In an earlier article, I wrote about how to approach balancing our masculine and feminine energies through looking inwards and understanding the universal archetypal energies. Today, I’ll look at the more esoteric practice of balancing our etheric, subtle energies. There are a lot of different ideas about how to go about such balancing work. Some approaches are very complex. Personally, I think it’s all rather easy. Read on and I’ll explain how and why.
Skeptics among us may dismiss the concept of subtle energies as being unproven, unscientific hogwash. While it’s true that there is not a lot of supporting scientific evidence with regard to subtle energies, some anecdotal aspects are so universal as to be difficult to question. When the concepts of a ‘broken heart’ or a ‘gut feeling’ cross all manner of cultures and languages, spanning the duration of our written histories, it points to a deeper truth. There are energetic mechanisms at play here that science cannot yet observe.
Subtle energies are topics that feature richly in both Indian and Chinese ancient healing systems. Yoga, T’ai Chi, QiGong, acupuncture and acupressure all work with subtle energy systems. Chakras, as seen in the lead photo of this article, are nodes of energy within the subtle body. Most systems these days recognize seven chakras, but there are many more. QiGong and T’ai Chi, for example, recognize the palm chakras as being essential in the cultivation and manipulation of energy for both personal energy stores and sensing/working with an opponent’s energy flow (and intention).
Yoga is one of the classic practices that work with chakras and subtle energies across the energy channels known as nadi. Some forms of yoga are extremely physical, such as Bikram Yoga or Hatha Yoga. Other forms are more static in nature, such as Sahaja Yoga. The latter works expressly with raising kundalini energy. It is believed that the act of raising kundalini is enough to bring balance to any chakra that has become corrupted in some fashion.
Essentially, the idea of chakras as nodes or energy centres in the body is that these points are places where energy is concentrated. Each of these chakras has an associated physical and emotional aspect. Different schools identify each chakra as having slightly different influences, so we won’t really concern ourselves much with the philosophy of what each chakra means. Instead, we’ll focus on knowing when things are amiss and then settings things right again.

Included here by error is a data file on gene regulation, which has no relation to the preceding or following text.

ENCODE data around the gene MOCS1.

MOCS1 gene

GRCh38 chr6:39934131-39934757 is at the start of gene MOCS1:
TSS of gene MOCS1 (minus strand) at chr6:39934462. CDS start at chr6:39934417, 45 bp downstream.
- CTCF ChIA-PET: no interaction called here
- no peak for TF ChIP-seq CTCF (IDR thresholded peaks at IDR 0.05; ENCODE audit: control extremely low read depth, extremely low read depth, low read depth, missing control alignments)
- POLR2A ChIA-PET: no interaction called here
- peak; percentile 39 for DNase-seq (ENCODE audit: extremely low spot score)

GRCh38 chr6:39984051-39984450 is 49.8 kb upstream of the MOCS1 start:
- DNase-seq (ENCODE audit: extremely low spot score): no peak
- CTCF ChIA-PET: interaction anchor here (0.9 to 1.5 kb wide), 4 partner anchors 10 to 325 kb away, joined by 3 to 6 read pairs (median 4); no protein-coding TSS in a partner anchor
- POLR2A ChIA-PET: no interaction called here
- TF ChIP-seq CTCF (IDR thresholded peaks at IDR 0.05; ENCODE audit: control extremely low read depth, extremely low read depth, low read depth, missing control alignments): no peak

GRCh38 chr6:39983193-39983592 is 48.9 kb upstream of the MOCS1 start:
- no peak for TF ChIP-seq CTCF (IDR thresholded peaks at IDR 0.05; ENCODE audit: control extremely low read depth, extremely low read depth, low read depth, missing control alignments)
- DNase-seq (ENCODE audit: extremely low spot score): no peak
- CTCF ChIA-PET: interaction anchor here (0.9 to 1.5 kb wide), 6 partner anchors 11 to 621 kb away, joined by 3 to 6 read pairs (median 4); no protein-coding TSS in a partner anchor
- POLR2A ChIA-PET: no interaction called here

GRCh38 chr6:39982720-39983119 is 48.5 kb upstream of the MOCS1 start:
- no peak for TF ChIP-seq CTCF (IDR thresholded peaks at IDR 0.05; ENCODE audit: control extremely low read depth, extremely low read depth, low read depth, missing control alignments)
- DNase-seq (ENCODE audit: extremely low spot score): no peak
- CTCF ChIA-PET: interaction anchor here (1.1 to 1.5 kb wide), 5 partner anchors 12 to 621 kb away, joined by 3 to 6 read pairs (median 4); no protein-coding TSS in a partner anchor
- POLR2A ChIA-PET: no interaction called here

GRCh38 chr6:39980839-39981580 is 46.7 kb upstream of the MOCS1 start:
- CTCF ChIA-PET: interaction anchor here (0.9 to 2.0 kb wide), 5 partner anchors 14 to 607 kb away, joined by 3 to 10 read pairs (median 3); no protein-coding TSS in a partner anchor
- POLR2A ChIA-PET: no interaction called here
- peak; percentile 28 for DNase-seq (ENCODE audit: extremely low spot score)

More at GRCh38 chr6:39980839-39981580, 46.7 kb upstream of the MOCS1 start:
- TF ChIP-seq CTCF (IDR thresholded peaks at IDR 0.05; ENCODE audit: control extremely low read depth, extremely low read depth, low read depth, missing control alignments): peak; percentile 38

That Dissatisfied/Unwell Feeling
The simplest means of knowing how well your chakras are doing is to evaluate how you feel overall. Are you healthy? Are you emotionally feeling well? If you’re feeling less than well either emotionally or spiritually, it’s a good indicator that your subtle energy system is somewhat off kilter. Remember: There is no separation between mind, body and spirit. There are only subtle graduations delineating the various systems. Positive and negative effects on any system ripple out to all the others.
Even if you’re otherwise feeling healthy, feelings of dissatisfaction, edginess or a chronic anxiety can let you know that you should take some time to get yourself, quite literally, realigned. For example, I’ve been feeling as healthy as usual, with no signs of cold, flu or other illness. That said, I’ve noticed a lingering lethargy and mild feeling of discontent that has been a feature of my day for at least a week now. That is a strong hint that I should take action and restore full wellness to my energetic system.